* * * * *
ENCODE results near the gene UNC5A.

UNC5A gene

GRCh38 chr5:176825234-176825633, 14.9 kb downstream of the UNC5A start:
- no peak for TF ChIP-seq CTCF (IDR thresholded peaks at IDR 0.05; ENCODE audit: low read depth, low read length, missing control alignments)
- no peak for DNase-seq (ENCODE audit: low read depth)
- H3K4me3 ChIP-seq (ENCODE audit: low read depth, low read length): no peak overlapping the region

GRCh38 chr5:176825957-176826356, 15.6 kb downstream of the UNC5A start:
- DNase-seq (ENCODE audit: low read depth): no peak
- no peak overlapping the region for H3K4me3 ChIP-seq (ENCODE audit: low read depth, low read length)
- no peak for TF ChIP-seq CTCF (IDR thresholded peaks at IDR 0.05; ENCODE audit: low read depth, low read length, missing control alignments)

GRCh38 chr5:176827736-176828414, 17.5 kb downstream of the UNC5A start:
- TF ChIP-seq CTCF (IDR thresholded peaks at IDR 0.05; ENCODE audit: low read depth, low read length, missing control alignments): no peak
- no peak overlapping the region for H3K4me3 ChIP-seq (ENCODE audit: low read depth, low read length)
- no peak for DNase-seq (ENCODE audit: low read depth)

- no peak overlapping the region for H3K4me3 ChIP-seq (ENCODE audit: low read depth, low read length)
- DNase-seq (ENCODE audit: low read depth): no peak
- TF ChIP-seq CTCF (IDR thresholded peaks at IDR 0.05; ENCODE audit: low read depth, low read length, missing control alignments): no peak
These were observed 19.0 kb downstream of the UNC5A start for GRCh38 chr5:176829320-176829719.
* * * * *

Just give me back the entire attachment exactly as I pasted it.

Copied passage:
ENCODE results near the gene UNC5A.

UNC5A gene

GRCh38 chr5:176825234-176825633, 14.9 kb downstream of the UNC5A start:
- no peak for TF ChIP-seq CTCF (IDR thresholded peaks at IDR 0.05; ENCODE audit: low read depth, low read length, missing control alignments)
- no peak for DNase-seq (ENCODE audit: low read depth)
- H3K4me3 ChIP-seq (ENCODE audit: low read depth, low read length): no peak overlapping the region

GRCh38 chr5:176825957-176826356, 15.6 kb downstream of the UNC5A start:
- DNase-seq (ENCODE audit: low read depth): no peak
- no peak overlapping the region for H3K4me3 ChIP-seq (ENCODE audit: low read depth, low read length)
- no peak for TF ChIP-seq CTCF (IDR thresholded peaks at IDR 0.05; ENCODE audit: low read depth, low read length, missing control alignments)

GRCh38 chr5:176827736-176828414, 17.5 kb downstream of the UNC5A start:
- TF ChIP-seq CTCF (IDR thresholded peaks at IDR 0.05; ENCODE audit: low read depth, low read length, missing control alignments): no peak
- no peak overlapping the region for H3K4me3 ChIP-seq (ENCODE audit: low read depth, low read length)
- no peak for DNase-seq (ENCODE audit: low read depth)

- no peak overlapping the region for H3K4me3 ChIP-seq (ENCODE audit: low read depth, low read length)
- DNase-seq (ENCODE audit: low read depth): no peak
- TF ChIP-seq CTCF (IDR thresholded peaks at IDR 0.05; ENCODE audit: low read depth, low read length, missing control alignments): no peak
These were observed 19.0 kb downstream of the UNC5A start for GRCh38 chr5:176829320-176829719.